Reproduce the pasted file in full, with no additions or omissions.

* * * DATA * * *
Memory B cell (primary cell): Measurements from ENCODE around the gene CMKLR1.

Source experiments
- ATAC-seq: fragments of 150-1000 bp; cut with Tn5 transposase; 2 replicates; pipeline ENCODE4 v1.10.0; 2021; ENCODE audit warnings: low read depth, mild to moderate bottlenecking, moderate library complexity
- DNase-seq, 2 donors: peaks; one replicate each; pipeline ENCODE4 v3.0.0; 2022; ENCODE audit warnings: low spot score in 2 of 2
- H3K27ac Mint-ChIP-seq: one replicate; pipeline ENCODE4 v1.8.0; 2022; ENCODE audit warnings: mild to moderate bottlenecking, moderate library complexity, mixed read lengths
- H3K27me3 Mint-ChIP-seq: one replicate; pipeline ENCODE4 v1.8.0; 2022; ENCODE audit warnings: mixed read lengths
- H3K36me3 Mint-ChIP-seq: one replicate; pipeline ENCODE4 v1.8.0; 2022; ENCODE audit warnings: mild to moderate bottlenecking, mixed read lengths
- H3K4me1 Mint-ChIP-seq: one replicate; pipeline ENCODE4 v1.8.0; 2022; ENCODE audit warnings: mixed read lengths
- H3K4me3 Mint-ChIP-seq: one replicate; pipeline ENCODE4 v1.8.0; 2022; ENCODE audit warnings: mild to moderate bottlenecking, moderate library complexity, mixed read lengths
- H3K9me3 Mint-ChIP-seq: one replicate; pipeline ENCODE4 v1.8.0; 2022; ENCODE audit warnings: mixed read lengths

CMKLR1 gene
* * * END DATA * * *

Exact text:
Memory B cell (primary cell): Measurements from ENCODE around the gene CMKLR1.

Source experiments
- ATAC-seq: fragments of 150-1000 bp; cut with Tn5 transposase; 2 replicates; pipeline ENCODE4 v1.10.0; 2021; ENCODE audit warnings: low read depth, mild to moderate bottlenecking, moderate library complexity
- DNase-seq, 2 donors: peaks; one replicate each; pipeline ENCODE4 v3.0.0; 2022; ENCODE audit warnings: low spot score in 2 of 2
- H3K27ac Mint-ChIP-seq: one replicate; pipeline ENCODE4 v1.8.0; 2022; ENCODE audit warnings: mild to moderate bottlenecking, moderate library complexity, mixed read lengths
- H3K27me3 Mint-ChIP-seq: one replicate; pipeline ENCODE4 v1.8.0; 2022; ENCODE audit warnings: mixed read lengths
- H3K36me3 Mint-ChIP-seq: one replicate; pipeline ENCODE4 v1.8.0; 2022; ENCODE audit warnings: mild to moderate bottlenecking, mixed read lengths
- H3K4me1 Mint-ChIP-seq: one replicate; pipeline ENCODE4 v1.8.0; 2022; ENCODE audit warnings: mixed read lengths
- H3K4me3 Mint-ChIP-seq: one replicate; pipeline ENCODE4 v1.8.0; 2022; ENCODE audit warnings: mild to moderate bottlenecking, moderate library complexity, mixed read lengths
- H3K9me3 Mint-ChIP-seq: one replicate; pipeline ENCODE4 v1.8.0; 2022; ENCODE audit warnings: mixed read lengths

CMKLR1 gene